06 October 2012

two new poetry prizes for 2012

Under the auspices of the African Poetry Book Fund there are two new poetry awards that have launched this year: the Brunel University African Poetry Prize & the Sillerman First Book Prize for African Poets.

The Brunel Prize is being coordinated by Bernardine Evaristo and requires the submission of 10 poems (no more, no less) in English (translations accepted) from an African poet -- defined as those "who were born in Africa, or who are nationals of an African country, or whose parents are African" -- who has not yet published a book length collection. Full details here. The deadline to submit (by email) is midnight (UK time) on November 30, 2012.

Submission requirements for the Sillerman Prize require a 50+ page long manuscript by a similarly defined "African poet". Unlike with the Brunel Prize, self-published authors who have "sold [their books] online, in stores, or at readings" are ineligible to submit. The submission deadline for the Sillerman Prize (online only) is November 15, 2012.

There is no cost to submit to either prize. The Sillerman Prize was launched with a $20 submission fee which seemed absolutely baffling considering the circumstances but, thankfully, within a few weeks of launch the APBF reconsidered and eliminated the fee.

These are wonderful opportunities to see your work published and, in both instances, for a rather substantial cash award. "Substantial" relative to the amount of money otherwise associated with this little beasty we refer to as "African poetry"...

But of even greater worth -- there is, after all, only one award given for each prize competition -- is the opportunity that preparing a manuscript affords poets to really engage with, reflect on, and edit their work. There is among many poets, it seems, a great urge to rush to "print" and publish, to see their work online, on a blog, on a website, pushed out through Facebook -- and, in many instances, to be congratulated for it.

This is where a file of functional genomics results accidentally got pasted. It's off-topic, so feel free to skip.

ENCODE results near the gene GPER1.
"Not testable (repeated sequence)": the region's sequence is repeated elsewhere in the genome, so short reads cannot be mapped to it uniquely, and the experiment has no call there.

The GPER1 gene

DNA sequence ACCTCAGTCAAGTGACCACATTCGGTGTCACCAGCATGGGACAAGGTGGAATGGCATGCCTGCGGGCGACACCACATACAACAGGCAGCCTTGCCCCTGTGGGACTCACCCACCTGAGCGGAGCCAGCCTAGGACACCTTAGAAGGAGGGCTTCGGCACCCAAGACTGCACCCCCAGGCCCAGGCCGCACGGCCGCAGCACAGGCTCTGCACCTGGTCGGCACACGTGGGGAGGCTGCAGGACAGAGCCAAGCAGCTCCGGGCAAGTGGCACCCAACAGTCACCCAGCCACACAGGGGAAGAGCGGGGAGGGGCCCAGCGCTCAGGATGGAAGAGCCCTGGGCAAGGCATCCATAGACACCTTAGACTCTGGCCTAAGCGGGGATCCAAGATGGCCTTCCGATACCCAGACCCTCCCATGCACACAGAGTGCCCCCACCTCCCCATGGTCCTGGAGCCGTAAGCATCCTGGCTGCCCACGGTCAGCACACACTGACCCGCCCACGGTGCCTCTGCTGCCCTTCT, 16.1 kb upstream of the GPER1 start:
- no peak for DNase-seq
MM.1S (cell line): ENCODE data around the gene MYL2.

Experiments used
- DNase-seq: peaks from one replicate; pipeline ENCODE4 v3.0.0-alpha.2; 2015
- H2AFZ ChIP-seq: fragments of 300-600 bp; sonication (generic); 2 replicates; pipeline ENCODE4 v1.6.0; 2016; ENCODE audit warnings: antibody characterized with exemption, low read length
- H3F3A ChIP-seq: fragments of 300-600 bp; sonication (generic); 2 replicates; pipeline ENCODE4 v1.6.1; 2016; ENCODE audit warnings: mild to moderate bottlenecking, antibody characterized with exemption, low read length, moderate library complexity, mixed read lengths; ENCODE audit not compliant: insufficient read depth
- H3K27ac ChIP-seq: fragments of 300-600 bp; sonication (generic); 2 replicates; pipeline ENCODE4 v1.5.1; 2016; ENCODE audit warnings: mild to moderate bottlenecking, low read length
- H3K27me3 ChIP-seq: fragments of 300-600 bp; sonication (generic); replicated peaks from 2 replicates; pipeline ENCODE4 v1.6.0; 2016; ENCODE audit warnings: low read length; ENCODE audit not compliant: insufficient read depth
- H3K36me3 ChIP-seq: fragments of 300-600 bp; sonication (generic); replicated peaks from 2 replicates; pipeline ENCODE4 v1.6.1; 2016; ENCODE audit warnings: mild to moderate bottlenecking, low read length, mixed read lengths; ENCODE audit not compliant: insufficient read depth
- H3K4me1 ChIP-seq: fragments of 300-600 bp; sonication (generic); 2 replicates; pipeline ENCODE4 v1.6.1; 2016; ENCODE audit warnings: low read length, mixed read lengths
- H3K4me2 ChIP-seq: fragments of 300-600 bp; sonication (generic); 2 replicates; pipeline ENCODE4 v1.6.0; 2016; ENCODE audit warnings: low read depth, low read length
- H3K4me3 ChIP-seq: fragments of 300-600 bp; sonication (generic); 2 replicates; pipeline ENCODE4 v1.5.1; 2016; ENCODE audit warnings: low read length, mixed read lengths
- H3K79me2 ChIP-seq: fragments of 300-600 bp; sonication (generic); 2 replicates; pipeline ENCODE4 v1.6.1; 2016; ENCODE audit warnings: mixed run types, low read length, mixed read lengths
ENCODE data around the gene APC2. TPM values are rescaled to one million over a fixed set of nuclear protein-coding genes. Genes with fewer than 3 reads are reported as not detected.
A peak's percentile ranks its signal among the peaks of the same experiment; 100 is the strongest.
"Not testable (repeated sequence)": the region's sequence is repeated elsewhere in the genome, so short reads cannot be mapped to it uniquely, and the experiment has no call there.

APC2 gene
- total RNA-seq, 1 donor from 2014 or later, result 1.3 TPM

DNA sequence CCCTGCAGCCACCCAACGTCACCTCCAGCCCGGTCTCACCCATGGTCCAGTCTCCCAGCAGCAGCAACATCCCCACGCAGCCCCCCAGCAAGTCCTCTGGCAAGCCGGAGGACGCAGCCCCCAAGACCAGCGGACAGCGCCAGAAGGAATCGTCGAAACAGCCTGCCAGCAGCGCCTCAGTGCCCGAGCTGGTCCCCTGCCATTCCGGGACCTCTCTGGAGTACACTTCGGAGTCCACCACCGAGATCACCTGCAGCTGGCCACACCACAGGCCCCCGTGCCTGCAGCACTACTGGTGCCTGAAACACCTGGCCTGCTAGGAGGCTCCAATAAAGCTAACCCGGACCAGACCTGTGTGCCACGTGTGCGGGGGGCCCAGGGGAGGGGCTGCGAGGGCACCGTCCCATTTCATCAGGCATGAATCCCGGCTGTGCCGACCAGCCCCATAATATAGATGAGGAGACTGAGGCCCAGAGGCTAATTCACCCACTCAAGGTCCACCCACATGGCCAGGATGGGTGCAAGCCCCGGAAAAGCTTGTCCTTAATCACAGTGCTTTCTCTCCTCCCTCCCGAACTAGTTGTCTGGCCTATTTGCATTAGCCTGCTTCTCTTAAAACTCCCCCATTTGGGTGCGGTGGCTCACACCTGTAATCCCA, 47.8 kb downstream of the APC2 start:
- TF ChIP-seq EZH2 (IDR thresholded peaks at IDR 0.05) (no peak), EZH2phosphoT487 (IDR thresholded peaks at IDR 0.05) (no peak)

Can't say I blame them. But...

The most satisfying time I have spent writing in recent years was when I was preparing for my first (and, yes, so far only) public reading. I carried sheaves of poems in my back pocket everywhere and would pull them out every free moment I had, re-read, make notes, scratch out words, lines, whole stanzas, scrawl replacement words, lines, whole stanzas... And the poems were all the better for the sustained attention. And I -- as poor a facsimile as I may be -- am a better poet for it as well. Unquestionably.

So... all you as yet unpublished (that is, maybe, "unbooked"??) "African poets" out there -- as defined above -- get to work!! Don't rush to submit, there's still plenty of time, but pull those pages together, stuff them in your pocket, your bag, your folder, your briefcase, and spend time with them: when you can, where you can. Savor, enjoy them, tear into them, rebuild them, and then submit them. Whether it's a book length manuscript, your ten best, or both, there is great opportunity for you not just for a prize but in the process.

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